A requiem for our Democracy?

The other day, one of the more interesting progressive bloggers was discussing what he perceived as the three eras of Canada’s democracy. To discuss the three eras that interested him, he really needed to start with Canada at the end of the First World War. The reality is that Canada left its childhood behind when dispensing with R.B. Bennett and came of age under the leadership of William Lyon Mackenzie King.

But the writer was absolutely right to key his eras of democracy to prime ministers John Diefenbaker, Lester Pearson and Pierre Trudeau. Mackenzie King only laid the groundwork. Maybe neither of us is old enough to remember what Mackenzie King accomplished for this country. We are both old enough though to remember John Diefenbaker and the great populist that he was. He tended to drive Mr. Pearson to distraction but he was the best opposition leader this country ever had.

Having met and talked privately with the three leaders is part of an interesting life. Mr. Diefenbaker was old-school and a very courteous gentleman. Mr. Pearson was also very much a gentleman and he had a warm sense of humour. It was Pearson, more than any other, who created the favourable world-wide reputation of Canada that Harper and his Conservatives are trying so hard to destroy.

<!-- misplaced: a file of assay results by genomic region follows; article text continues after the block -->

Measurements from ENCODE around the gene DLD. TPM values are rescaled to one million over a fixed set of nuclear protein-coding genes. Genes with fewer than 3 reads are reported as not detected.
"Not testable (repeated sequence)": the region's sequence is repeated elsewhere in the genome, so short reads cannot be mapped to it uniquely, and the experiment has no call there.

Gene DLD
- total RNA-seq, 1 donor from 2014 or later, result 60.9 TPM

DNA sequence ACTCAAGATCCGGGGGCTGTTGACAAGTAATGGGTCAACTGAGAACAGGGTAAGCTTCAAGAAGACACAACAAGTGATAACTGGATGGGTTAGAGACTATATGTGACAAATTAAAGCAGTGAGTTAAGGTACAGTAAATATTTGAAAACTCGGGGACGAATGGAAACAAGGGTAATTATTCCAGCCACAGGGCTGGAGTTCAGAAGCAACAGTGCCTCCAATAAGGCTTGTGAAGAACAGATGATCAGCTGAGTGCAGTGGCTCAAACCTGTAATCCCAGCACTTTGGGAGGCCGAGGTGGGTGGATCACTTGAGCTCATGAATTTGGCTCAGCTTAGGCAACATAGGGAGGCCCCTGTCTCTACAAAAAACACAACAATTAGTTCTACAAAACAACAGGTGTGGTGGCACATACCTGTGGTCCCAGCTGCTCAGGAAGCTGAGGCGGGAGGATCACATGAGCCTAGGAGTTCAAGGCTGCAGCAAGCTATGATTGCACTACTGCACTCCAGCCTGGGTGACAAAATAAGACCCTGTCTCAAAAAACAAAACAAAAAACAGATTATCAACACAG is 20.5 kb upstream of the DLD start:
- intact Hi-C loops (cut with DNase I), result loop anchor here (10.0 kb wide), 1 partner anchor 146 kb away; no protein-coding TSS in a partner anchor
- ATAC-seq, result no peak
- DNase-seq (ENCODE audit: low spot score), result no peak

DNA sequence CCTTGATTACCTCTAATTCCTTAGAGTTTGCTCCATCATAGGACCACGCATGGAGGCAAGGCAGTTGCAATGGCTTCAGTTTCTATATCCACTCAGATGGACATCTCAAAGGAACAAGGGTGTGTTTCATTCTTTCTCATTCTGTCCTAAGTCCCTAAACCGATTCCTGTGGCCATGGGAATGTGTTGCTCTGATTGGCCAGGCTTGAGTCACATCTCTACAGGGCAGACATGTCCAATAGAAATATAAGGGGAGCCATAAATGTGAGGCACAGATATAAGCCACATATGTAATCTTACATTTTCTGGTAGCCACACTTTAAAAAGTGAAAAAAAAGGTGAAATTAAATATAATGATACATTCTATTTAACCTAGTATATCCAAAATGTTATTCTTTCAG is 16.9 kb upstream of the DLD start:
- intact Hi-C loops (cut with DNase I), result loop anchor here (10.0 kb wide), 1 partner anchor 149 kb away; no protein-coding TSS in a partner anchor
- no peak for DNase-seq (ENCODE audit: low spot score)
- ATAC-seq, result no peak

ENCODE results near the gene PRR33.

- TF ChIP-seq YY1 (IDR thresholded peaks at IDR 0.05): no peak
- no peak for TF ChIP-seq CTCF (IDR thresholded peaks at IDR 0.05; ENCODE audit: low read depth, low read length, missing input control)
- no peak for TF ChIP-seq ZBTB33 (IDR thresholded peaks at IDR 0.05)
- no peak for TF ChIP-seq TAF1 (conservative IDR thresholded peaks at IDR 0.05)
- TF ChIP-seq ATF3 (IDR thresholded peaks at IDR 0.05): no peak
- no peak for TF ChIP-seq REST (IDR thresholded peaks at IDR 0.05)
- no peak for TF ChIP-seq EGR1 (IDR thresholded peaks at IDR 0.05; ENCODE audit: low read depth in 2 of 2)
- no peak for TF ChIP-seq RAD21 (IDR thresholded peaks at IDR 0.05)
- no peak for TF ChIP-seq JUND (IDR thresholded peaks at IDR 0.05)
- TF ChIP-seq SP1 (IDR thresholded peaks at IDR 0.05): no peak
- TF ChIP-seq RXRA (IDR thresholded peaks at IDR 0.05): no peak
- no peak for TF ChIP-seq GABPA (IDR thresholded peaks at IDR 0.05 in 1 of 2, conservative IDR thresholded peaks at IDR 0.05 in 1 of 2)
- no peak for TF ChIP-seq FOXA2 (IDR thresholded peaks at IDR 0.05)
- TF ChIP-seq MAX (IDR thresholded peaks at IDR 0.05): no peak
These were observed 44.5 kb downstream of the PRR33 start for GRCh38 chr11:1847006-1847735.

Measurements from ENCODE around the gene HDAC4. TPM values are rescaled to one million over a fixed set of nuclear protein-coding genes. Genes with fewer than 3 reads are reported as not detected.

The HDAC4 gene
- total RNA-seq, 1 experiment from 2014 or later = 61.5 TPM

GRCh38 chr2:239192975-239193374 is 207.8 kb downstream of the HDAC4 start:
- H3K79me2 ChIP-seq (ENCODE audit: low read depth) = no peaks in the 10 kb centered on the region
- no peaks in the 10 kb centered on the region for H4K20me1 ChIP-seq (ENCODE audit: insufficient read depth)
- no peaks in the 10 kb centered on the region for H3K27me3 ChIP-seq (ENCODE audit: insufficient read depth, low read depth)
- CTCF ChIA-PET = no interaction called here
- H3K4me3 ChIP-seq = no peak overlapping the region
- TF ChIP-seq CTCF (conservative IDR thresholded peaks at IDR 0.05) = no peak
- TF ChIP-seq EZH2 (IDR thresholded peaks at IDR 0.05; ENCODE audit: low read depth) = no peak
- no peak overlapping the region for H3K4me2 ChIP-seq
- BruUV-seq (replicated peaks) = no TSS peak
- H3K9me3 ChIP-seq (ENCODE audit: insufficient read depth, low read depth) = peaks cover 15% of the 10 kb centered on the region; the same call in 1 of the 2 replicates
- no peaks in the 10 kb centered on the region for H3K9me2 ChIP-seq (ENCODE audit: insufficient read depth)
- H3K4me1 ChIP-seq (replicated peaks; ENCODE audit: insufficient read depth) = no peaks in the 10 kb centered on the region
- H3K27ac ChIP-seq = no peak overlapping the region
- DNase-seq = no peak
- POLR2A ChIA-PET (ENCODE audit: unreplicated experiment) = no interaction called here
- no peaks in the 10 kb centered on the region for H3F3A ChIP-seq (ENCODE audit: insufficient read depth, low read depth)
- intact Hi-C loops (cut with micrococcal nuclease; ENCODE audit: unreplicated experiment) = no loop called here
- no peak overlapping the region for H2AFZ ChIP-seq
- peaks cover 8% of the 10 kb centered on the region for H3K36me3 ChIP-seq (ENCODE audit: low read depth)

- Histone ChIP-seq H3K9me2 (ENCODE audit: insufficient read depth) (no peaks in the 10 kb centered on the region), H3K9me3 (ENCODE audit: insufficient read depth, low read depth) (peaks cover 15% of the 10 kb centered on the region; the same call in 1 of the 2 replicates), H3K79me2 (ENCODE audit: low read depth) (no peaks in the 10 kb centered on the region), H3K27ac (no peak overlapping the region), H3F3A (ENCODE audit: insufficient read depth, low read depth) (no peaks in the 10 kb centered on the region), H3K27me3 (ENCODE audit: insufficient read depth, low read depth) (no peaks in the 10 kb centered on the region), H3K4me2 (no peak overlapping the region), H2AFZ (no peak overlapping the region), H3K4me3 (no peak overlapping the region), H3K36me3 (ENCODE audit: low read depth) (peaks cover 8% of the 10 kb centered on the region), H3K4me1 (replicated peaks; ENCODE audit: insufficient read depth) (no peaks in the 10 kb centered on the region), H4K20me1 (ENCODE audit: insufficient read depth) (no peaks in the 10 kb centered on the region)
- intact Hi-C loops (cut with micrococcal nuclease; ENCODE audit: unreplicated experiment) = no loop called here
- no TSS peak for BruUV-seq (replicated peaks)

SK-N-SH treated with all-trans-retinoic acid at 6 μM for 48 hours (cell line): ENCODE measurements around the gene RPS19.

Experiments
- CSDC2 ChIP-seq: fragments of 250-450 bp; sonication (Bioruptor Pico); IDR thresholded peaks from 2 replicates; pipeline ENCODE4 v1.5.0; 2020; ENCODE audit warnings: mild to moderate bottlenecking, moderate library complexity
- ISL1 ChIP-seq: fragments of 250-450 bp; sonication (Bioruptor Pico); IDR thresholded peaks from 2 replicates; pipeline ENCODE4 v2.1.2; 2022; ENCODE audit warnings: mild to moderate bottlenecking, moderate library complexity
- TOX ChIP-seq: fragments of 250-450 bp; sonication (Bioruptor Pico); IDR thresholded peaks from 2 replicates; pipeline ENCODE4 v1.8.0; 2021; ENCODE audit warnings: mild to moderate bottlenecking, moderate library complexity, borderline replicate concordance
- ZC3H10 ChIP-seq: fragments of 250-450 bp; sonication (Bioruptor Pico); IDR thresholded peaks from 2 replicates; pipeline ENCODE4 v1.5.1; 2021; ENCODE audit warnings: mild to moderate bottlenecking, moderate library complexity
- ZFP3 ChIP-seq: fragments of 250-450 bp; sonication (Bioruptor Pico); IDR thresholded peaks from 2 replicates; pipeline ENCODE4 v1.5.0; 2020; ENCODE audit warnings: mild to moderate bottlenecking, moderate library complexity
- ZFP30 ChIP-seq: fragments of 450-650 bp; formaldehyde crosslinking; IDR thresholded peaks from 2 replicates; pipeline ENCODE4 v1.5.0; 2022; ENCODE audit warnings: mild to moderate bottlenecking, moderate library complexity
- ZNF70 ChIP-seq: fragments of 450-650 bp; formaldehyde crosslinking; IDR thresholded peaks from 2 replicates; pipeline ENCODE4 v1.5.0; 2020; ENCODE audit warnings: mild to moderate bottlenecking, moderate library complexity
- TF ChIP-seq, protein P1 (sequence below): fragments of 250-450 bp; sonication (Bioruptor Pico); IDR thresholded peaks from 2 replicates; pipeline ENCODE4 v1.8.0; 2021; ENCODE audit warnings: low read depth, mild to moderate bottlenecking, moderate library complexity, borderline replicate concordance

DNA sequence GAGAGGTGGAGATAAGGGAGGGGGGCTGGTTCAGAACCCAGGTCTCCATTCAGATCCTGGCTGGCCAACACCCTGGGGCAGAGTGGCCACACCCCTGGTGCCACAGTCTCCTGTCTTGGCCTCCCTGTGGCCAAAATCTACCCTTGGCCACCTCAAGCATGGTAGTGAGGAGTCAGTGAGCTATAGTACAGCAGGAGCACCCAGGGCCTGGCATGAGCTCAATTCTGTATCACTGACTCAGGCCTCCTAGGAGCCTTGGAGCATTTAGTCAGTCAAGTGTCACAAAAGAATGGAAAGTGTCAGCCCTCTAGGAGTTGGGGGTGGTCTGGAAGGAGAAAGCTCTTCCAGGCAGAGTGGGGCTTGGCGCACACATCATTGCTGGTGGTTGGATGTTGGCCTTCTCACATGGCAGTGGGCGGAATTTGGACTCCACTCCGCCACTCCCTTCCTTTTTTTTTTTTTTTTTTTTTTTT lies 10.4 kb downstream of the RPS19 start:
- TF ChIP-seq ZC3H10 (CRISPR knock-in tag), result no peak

Mind you, helping with many of Pierre Trudeau’s public functions in the Toronto area when he was prime minister was a special delight. He was by far the most intelligent of Canada’s leaders and always fun to talk with.

But what the blogger was addressing was the tearing down of our democracy in the Mulroney era. Mind you the seeds of that destruction came from Pierre Trudeau’s Royal Commission on Economic Union and Development Prospects for Canada—The Macdonald Commission.

Prime Minister Brian Mulroney was something of a blow-hard who used subterfuge and guile to destroy and replace Joe Clark and he was leading Canada nowhere other than under the economic control of the Americans. It was right-wing Don Macdonald who saw his chance to convince Mulroney of free trade with his report. Maybe Thumper (as we called the Trudeau’s former finance minister) was not to blame for the mess Mulroney made of the deal but he should have recognized the incompetence.

To accuse Mulroney of neo-liberalism is to give the guy too much credit. He might not understand the term. And it is almost impossible to define Jean Chrètien as he always seemed to be a populist—a French Canadian version of John Diefenbaker.

If we understand the term ‘illiberal’ that the writer used, we will certainly apply it to both Paul Martin and Stephen Harper. They have set Canada on a path of increasing discomfort for Canadians. If we progressive liberals really believe in democracy, we have to fight for it.

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